Handicapping the Amazon sweepstakes has become something of a cottage industry in the last few weeks.
Predictions of which city will land the company’s coveted second headquarters cite everything from the bright lights of big cities like New York and Boston to Denver’s crisp Rocky Mountain air to Chicago’s spot as a hurricane-free haven.
The vestiges of our latent national inferiority complex might trigger a belief that the golden goose of corporate relocations couldn’t possibly land here.
Before last November that may well have been true, but no longer. Now, the idea of Amazon choosing Canada isn’t just possible, it’s probable.
“If Trump wasn’t president I don’t think we’d be having quite this conversation,” said Richard Florida, an urban studies theorist at the University of Toronto. “Trump has scared the bejesus out of everyone.”
The case for Canada
Every city with at least a puncher’s chance of landing Amazon can check off a few boxes on the company’s wish list.
More than a million people? No problem. International airport and quick routes out of town? Done and done. Tax breaks? We’ll see what we can do. Affordable housing? Well, maybe not, but did we mention our beautiful waterfront and walkable streets?
Of all its criteria, the ability to draw a top-notch workforce may be Amazon’s lone non-negotiable requirement.
To fill the 50,000 jobs at an eventual 8.1-million square foot headquarters, Amazon needs a city that can provide home-grown talent, as well as appeal to a class of global programming mavens who can choose where to live.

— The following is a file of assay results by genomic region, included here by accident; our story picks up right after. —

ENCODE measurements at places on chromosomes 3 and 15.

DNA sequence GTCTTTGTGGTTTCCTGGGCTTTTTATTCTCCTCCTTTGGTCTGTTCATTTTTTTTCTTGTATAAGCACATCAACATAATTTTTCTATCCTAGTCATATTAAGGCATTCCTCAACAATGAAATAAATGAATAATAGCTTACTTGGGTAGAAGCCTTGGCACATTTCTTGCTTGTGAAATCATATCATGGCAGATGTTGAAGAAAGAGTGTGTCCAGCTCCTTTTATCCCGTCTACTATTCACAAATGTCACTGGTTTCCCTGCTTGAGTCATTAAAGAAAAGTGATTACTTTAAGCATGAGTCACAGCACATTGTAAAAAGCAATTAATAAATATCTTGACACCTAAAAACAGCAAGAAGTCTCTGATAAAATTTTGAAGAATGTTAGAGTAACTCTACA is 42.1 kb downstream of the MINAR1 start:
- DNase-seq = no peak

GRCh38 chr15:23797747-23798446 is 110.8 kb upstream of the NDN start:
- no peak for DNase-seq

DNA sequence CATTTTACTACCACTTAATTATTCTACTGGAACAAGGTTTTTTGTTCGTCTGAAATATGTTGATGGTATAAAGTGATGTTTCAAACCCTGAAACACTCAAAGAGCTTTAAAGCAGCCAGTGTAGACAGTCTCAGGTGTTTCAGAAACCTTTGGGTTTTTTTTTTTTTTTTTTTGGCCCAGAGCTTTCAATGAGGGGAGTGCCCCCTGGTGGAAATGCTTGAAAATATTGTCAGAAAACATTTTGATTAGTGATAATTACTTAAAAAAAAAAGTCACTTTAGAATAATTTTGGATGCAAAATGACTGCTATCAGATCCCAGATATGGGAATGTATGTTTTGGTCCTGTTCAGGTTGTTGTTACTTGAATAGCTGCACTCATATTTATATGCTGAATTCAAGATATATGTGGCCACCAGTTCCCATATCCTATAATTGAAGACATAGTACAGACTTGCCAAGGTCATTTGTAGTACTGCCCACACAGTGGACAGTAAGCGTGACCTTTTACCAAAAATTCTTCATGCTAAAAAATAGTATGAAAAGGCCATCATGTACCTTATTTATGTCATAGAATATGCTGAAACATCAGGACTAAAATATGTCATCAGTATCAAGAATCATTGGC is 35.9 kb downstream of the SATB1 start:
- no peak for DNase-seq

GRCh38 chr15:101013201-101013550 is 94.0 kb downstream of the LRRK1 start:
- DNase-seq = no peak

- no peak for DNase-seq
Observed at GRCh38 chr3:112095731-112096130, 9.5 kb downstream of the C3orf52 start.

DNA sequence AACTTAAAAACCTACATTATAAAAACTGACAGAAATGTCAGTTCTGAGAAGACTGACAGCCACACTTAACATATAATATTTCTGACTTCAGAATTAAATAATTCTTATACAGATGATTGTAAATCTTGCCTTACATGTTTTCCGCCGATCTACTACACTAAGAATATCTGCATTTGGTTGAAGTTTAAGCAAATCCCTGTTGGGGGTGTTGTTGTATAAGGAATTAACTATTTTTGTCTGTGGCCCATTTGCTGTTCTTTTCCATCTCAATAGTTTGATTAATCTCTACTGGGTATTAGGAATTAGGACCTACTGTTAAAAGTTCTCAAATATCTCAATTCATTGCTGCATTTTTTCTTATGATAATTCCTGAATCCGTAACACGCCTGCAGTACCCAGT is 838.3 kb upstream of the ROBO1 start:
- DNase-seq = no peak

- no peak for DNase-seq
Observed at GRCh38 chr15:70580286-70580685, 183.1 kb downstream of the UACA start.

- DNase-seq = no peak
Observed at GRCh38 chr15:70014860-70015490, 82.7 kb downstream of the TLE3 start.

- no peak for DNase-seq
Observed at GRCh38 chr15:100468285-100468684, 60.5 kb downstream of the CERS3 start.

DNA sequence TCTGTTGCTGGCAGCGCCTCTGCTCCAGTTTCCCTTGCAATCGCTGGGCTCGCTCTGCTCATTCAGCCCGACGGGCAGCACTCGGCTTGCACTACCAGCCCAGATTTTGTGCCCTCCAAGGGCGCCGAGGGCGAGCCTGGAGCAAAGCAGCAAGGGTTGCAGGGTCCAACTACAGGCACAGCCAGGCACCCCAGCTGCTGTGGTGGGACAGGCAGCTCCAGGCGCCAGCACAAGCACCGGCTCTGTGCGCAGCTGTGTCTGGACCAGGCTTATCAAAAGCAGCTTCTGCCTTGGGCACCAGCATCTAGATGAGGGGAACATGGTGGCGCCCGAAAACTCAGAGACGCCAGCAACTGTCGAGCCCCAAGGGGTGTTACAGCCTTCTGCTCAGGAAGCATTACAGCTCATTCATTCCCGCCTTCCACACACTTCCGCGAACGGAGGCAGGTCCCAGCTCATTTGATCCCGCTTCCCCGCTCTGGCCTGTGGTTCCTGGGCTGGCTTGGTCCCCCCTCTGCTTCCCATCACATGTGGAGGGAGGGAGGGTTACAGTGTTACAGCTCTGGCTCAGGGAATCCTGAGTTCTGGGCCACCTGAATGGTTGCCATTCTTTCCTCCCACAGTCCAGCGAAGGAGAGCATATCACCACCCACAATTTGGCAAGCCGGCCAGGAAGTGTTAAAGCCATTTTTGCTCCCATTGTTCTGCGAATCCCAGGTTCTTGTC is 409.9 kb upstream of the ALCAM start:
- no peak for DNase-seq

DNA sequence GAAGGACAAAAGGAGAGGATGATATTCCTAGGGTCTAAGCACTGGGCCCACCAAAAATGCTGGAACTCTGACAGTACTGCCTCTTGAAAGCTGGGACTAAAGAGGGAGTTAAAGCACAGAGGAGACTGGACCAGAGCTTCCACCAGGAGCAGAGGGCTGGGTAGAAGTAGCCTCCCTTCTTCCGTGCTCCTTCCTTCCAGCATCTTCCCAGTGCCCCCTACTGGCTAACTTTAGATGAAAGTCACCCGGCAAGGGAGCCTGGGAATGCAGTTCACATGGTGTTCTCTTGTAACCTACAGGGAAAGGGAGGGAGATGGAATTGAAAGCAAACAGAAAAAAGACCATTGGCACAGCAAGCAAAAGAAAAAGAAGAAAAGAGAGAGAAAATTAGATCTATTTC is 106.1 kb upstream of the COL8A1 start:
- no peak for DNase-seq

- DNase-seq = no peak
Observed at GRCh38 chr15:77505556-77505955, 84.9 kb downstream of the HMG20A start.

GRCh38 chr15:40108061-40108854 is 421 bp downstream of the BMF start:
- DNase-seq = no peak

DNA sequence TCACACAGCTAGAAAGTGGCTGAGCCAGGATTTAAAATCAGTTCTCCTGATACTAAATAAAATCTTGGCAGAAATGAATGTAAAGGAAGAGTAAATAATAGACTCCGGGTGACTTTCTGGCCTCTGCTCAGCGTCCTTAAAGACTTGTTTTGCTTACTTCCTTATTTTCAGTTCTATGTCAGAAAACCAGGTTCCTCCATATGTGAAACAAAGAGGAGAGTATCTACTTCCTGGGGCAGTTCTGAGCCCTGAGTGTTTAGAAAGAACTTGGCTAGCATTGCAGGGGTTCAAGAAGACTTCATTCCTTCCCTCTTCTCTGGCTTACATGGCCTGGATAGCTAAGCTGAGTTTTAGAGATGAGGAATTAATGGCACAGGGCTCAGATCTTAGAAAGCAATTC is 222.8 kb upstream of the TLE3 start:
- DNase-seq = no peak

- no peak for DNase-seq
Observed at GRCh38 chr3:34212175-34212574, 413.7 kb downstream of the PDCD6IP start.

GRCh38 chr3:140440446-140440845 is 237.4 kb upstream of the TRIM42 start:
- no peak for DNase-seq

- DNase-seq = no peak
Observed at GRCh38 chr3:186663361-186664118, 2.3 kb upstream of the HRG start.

For technology companies preoccupied with luring the best and brightest from around the world, the Trump administration’s America First economic strategy is more than a little troubling. At the core of the worries is a White House crackdown on the H-1B visa program — the doorway into the U.S. for thousands of software engineers and other highly skilled foreign workers.
Called the “genius visa” and America’s secret economic weapon, H-1B is credited with supplying the programming horsepower that built Silicon Valley into what it is today. At Facebook, for instance, foreign guest workers make up 15 per cent of the staff.
Antipathy towards that visa from the Trump administration, combined with its attempted Muslim ban and a potential Mexico border wall, is unsettling not only for the tech industry, but also for international workers who may now be second-guessing the wisdom of…